3.2.7 The objections to strict liability and responses to them – a number of arguments have been advanced against strict liability offences. Perhaps the main objection to strict liability offences, which have multiplied in recent years, is that they are unfair. People who have acted without fault as would be ordinarily understood, including those who have taken such steps as would be considered reasonable to prevent the mischief complained of, are punished. It is also queried whether strict liability offences are necessary. What purpose do they serve? The evidence that strict liability offences result in greater compliance with the relevant objectives of statute is scant. It also gives rise to difficulties as regards sentencing. A defendant who has deliberately committed a prohibited act, a defendant who has done so negligently and a defendant who has no means of knowing that the offence has been committed by his or her acts or omissions should plainly be dealt with in different ways as regards sentence. How is the sentence to proceed, especially as evidence of culpability on the one hand or absence of fault on the other is inadmissible? The mental element may appear to be highly relevant in relation to sentencing for a strict liability offence, for example as regards under age sex. Justification for strict liability offences is often advanced on the public interest, a phrase carrying echoes of Humpty Dumpty in Alice Through the Looking Glass `When I use a word (or in this case phrase) it means just what I choose it to mean - neither more nor less' or that it avoids the expense of potentially extensive enquiry as regards the state of mind of the defendant.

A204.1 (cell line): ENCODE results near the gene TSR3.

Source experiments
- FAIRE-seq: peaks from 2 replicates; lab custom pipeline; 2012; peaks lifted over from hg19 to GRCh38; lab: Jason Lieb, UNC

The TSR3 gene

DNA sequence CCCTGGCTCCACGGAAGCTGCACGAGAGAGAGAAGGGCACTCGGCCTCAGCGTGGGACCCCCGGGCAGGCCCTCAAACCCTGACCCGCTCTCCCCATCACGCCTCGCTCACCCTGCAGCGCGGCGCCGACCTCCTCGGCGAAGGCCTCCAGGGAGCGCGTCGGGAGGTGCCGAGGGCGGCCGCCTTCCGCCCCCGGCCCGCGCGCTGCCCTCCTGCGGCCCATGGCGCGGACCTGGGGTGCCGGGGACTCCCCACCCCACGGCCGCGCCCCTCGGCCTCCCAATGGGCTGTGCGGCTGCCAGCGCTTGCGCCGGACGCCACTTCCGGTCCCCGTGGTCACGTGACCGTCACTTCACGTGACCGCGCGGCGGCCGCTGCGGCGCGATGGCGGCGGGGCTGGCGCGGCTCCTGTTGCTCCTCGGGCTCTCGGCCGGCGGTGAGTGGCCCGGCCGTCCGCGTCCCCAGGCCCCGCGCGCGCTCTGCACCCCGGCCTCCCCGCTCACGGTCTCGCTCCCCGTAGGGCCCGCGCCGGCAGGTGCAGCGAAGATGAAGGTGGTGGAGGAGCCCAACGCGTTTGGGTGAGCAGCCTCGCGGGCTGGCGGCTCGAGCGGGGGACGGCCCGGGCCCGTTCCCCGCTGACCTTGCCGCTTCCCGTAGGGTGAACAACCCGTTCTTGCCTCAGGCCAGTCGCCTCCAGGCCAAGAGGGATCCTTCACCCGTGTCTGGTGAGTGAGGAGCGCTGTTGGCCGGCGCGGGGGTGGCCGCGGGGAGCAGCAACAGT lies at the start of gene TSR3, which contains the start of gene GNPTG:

3.2.8 Due diligence - may arise in statutory offences. It is unlikely in the extreme that English law will find due diligence defences without explicit statutory provision. It could be argued that such an approach offends against the presumption of innocence in that it creates a burden on the defendant and will tend to necessitate the calling of evidence by him or her. Having said this, reverse burdens have been found in other contexts not to contravene convention rights. Furthermore, due diligence defences plainly mitigate the unfairness aspects of strict liability offences mentioned above.